Russian carrier to take eight new foreign aircraft a year to 2006 as it continues to eye indigenous types

Russian flag carrier Aeroflot will decide between Airbus and Boeing fleet-renewal proposals in mid-June, according to the airline's first deputy general director Aleksandr Zurabov. Senior airline sources, however, say that it has already decided to pursue an Airbus solution and has issued a request for proposals to the European manufacturer and lessors for 11 A330/A340 and 16 A320 family aircraft.

A Boeing team, in Moscow last week as part of US President George Bush's visit to the country, was expected to make a final case for a Boeing purchase, the sources say.

Aeroflot can only fly 27 foreign aircraft and Zurabov says the airline wants to receive eight new aircraft a year between 2003 and 2006 to allow the 27 foreign aircraft to be "rationalised within three to four years". The goal is to cut the number of aircraft types, he says. The new aircraft are expected to replace 11 ageing Airbus A310s and possibly 10 Boeing 737-400s.

Zurabov says the airline is evaluating the A319/A320 and Boeing 737-700/800 for European routes. Although Aeroflot already operates 737s, some Russian provincial airports do not have strong enough runways and taxiways to take the Next Generation 737s.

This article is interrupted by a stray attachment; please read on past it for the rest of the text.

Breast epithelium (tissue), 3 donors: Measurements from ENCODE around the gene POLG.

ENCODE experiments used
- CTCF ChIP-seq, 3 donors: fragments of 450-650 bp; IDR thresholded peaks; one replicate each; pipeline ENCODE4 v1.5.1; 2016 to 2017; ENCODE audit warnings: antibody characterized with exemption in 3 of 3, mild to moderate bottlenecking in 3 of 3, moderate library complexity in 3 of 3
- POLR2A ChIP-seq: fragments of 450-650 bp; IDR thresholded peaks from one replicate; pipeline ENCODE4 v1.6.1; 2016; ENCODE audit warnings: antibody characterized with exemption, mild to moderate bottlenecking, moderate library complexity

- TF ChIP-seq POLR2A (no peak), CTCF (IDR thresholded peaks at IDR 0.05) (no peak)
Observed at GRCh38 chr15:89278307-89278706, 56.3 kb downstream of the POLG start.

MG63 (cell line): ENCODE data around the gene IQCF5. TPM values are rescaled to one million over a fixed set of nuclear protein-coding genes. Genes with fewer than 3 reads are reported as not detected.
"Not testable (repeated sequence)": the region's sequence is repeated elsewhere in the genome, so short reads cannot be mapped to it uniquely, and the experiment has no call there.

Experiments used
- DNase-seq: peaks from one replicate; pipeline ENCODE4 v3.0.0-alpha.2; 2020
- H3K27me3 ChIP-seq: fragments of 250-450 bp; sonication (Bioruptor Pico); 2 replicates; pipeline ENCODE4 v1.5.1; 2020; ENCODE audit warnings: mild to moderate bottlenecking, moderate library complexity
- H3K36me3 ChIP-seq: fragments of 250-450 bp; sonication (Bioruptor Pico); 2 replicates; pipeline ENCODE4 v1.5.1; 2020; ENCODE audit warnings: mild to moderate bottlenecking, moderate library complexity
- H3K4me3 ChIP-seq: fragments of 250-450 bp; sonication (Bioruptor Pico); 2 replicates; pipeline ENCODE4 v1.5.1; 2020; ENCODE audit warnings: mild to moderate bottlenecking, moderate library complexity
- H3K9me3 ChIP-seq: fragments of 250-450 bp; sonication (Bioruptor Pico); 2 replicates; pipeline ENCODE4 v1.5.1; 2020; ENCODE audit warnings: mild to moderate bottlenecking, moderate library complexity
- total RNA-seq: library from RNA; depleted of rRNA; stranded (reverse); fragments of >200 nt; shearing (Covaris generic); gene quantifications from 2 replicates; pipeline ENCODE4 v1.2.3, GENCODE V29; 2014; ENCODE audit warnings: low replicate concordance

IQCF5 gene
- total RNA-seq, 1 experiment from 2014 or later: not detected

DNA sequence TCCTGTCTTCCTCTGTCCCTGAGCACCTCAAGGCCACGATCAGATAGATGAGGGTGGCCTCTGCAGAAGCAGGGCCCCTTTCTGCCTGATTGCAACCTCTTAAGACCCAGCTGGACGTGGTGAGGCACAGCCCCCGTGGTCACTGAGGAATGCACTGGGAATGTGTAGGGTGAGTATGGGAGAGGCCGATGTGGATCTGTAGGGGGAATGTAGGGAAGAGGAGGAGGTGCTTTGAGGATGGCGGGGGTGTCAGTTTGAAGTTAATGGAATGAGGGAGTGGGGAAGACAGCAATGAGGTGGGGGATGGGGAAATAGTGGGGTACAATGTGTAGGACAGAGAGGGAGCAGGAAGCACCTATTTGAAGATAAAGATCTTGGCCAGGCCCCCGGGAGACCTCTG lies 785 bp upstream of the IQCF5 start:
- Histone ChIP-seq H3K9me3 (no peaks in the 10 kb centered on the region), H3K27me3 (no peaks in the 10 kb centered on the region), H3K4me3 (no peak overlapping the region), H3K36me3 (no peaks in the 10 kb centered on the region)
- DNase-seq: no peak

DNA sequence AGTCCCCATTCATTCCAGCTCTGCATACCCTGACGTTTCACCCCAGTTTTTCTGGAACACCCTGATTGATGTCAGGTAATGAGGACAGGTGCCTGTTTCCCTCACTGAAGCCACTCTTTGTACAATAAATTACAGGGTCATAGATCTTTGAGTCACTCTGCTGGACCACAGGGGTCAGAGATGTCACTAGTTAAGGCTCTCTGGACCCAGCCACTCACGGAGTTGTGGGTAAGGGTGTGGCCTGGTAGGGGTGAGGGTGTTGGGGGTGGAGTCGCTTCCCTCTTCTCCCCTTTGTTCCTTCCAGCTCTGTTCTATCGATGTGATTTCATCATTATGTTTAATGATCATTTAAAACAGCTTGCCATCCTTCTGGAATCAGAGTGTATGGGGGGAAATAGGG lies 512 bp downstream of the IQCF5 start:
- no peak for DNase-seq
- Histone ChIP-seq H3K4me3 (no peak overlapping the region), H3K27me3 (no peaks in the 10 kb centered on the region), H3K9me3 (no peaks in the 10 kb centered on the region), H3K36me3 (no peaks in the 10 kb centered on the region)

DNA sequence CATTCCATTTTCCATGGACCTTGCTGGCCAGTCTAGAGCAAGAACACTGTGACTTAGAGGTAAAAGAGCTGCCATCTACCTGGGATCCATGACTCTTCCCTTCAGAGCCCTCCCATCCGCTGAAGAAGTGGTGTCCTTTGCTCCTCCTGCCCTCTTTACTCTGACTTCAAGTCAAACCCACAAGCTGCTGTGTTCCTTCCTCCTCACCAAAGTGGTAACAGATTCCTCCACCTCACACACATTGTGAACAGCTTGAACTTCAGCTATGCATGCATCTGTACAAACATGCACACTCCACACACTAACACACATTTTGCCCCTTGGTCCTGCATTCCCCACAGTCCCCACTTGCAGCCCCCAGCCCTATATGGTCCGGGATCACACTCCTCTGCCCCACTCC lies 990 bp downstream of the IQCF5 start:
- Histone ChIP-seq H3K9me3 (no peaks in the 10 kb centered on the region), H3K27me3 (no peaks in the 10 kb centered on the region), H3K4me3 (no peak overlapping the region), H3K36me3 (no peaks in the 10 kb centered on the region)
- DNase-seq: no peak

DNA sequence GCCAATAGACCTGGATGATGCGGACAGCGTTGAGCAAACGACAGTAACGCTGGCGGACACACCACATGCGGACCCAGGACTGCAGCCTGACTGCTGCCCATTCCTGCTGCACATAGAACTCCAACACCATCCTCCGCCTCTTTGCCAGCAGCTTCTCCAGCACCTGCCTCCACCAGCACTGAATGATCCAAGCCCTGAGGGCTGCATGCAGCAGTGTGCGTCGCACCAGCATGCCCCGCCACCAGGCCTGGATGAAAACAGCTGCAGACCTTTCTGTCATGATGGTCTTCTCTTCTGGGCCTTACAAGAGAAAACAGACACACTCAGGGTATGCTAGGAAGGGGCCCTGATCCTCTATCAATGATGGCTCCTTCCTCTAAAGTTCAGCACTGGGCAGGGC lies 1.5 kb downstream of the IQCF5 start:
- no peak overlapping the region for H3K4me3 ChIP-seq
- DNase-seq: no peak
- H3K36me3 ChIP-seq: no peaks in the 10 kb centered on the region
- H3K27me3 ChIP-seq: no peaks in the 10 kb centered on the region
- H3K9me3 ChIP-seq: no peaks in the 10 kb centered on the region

Meanwhile, Aeroflot remains interested in the Ilyushin Il-96, "but the issue hinges on the ability of the Ilyushin-Finance leasing company to achieve the required capitalisation", Zurabov says.

Aeroflot is also interested in the proposed Sukhoi/Ilyushin/Boeing Russian Regional Jet as a replacement for the long-serving 76-seat Tupolev Tu-134, with the airline requiring 30 aircraft. "We will take that many if the aircraft performs to expectations, and is available no later than 2006," he says.

The Tupolev Tu-334 is also being eyed. "We have not yet estimated the Tu-334's economics on our network because of a lack of good data from the manufacturers. Information on the aircraft we have indicates problems because of extensive reliance on 1970s' systems and avionics," says Zurabov.

Source: Flight International